Circular Economy

Successful recycling of carbon fiber that does not spoil the material

University of Canberra experiment bodes well for the recycling of carbon fiber

(sustainabilityenvironment.com) – With experimentation and technological evolution, the world becomes increasingly complex. With it, even the materials, which however collide with a growing difficulty in recovering them when they reach the end of life. The case of recycling carbon fiber is emblematic. The material is critical for sustainable technologies such as wind turbines or electric cars, but is difficult to recycle.

However, a researcher from the University of Canberra has taken a new method out of his laboratory. It not only wastes less material but also uses less energy, leaving the carbon fiber more intact. This allows it to be transformed into more useful products than would be obtained by its complete destruction. Until now, in fact, the recycling of carbon fiber has always led to a strong degradation of the material. Thanks to a partnership with the automotive industry, however, now the Australian technician has been able to experiment with a new approach.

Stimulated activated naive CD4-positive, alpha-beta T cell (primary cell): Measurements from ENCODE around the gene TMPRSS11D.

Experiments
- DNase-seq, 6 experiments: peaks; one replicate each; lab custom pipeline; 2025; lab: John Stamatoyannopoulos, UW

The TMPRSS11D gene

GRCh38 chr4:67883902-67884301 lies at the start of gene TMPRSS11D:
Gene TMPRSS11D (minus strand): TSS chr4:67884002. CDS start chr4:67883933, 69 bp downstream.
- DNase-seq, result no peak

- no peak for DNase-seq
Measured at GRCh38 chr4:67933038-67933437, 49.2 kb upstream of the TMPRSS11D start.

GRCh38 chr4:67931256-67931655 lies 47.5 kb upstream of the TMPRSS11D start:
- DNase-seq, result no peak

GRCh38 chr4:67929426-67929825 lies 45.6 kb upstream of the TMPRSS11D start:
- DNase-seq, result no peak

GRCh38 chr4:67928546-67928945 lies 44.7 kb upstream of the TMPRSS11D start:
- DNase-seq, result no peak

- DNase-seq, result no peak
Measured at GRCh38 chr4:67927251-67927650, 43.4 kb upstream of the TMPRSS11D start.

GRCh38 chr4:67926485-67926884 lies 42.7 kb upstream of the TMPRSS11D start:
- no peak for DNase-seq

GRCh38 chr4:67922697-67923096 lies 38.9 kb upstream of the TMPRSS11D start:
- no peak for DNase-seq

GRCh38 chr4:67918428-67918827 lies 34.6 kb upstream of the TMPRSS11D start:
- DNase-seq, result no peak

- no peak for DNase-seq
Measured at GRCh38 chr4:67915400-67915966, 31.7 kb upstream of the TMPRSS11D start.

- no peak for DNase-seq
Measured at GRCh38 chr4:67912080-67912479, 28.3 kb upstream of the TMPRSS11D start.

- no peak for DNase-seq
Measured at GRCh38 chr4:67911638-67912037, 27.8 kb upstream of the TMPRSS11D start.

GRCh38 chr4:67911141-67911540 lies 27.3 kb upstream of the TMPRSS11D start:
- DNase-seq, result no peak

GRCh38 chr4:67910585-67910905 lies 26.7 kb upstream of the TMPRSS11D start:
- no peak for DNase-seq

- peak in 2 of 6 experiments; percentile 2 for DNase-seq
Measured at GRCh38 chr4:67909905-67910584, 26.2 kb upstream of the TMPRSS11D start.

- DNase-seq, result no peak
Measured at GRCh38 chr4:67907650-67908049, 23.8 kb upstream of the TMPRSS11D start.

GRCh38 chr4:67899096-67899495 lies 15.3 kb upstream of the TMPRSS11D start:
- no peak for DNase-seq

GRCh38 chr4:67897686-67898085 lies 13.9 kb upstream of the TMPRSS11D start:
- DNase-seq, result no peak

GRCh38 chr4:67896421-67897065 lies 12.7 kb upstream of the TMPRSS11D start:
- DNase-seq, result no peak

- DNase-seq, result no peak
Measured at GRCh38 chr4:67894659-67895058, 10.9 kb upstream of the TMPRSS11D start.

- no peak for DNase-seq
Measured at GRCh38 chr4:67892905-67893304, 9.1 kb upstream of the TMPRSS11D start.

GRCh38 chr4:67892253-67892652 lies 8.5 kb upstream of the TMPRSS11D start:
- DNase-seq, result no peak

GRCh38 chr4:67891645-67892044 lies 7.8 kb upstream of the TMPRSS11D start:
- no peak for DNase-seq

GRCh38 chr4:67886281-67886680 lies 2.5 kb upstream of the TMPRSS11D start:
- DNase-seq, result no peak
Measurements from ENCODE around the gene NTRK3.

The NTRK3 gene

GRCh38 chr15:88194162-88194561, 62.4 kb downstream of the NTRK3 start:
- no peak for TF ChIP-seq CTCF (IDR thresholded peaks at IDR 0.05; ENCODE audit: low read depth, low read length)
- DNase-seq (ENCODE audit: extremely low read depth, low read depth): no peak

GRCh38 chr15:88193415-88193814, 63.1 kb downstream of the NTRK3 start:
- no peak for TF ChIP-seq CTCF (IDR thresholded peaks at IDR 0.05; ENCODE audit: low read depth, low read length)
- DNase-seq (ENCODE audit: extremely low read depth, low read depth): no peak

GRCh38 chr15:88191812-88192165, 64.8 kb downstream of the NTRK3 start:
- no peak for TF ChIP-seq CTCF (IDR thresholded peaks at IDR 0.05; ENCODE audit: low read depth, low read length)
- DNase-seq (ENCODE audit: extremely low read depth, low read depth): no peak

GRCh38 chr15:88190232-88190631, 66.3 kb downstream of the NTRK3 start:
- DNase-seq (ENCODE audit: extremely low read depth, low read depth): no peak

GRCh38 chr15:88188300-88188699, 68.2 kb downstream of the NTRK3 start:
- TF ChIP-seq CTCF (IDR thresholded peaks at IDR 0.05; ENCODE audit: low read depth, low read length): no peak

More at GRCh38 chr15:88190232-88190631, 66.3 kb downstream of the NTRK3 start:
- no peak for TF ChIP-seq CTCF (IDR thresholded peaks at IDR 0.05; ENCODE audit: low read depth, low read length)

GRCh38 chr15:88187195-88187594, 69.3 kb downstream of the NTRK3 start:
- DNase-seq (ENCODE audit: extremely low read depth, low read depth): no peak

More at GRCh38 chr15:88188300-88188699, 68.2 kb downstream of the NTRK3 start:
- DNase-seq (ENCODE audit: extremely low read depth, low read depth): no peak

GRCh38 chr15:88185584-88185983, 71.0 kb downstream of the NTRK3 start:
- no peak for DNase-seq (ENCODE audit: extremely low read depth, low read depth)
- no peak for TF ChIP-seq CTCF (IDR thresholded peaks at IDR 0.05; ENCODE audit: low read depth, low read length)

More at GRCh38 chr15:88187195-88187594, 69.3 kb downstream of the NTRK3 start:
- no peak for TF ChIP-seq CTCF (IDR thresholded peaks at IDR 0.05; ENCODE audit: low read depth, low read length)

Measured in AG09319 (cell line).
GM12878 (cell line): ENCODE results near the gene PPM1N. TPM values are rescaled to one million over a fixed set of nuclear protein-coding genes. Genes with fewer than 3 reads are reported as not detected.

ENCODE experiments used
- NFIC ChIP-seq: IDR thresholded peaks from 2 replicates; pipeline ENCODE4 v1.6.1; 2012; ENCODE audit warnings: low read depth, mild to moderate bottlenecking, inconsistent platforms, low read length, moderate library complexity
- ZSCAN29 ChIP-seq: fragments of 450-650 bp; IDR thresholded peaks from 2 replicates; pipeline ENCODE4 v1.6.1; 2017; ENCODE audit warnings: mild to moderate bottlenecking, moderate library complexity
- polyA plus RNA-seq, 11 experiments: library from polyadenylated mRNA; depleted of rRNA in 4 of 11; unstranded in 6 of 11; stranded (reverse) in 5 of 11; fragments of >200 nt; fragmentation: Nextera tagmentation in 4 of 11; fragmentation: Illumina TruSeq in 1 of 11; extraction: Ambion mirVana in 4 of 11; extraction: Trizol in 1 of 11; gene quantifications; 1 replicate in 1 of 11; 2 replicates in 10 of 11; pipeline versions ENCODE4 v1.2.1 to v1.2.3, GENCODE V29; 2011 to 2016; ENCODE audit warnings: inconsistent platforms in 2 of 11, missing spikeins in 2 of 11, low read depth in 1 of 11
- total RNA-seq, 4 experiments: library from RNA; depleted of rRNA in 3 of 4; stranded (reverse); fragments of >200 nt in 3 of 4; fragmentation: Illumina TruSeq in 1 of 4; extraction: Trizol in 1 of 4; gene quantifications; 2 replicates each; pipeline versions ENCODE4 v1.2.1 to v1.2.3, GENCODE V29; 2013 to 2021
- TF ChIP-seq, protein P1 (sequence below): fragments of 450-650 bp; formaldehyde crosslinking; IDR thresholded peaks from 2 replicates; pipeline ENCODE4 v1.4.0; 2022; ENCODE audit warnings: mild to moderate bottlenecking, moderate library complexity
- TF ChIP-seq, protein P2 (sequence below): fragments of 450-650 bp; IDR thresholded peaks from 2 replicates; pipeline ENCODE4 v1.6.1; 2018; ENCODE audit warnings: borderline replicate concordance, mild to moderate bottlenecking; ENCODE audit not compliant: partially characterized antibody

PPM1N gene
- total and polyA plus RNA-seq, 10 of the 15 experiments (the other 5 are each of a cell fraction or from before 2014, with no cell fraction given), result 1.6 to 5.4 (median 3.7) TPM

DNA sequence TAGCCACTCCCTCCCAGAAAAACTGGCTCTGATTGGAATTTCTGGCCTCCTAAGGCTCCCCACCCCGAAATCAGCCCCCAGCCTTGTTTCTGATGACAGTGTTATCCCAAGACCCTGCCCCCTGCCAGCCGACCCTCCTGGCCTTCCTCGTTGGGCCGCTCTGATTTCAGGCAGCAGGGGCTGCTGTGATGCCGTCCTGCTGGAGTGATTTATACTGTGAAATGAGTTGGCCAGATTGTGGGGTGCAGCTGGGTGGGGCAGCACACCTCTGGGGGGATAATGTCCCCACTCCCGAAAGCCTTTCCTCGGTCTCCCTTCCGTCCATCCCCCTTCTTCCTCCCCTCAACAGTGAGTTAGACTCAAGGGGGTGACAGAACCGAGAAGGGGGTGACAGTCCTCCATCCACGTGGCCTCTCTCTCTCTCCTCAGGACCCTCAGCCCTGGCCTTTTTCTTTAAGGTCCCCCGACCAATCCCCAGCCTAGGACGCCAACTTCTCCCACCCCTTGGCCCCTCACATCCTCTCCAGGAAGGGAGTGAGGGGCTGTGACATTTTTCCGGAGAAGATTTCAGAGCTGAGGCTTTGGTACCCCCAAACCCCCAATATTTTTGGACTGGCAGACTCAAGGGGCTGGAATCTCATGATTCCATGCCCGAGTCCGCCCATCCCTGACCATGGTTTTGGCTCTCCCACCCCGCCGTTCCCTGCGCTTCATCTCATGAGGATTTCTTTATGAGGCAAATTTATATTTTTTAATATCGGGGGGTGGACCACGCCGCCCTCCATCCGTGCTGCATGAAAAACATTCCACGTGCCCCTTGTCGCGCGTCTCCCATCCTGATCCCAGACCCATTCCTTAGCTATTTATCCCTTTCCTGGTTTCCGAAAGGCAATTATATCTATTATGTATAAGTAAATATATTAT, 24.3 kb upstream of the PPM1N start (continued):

Normally the process involves the grinding of the composite, with which the carbon fiber is destroyed. Then everything is heated to remove the plastic. Instead in Canberra they do not destroy the fiber and optimize the heating in the furnace. The fibres therefore remain intact and the new product made from recycled carbon fiber is much more durable.

The fibers were recycled by pyrolysis while trying to preserve the fiber architecture. The pyrolysis recycling technique is the most marketed for this material. In this process, the polymer matrix undergoes thermal decomposition at high temperatures in an inert atmosphere. This condition allows carbon fibers not to be damaged, making selective removal of the polymer matrix possible. The pyrolysis of the polymer matrix generates a carbonaceous residue (char) that to be removed involves an oxidative process.

In conclusion, the fiber obtained is not yet suitable for building a car, but is much closer to the goal than before. The hope is that it can be improved and used as soon as possible. The industry believes – or hopes so – because carbon is very coveted but also expensive. Being able to recycle it effectively is a mirage in which more than one person is willing to invest.

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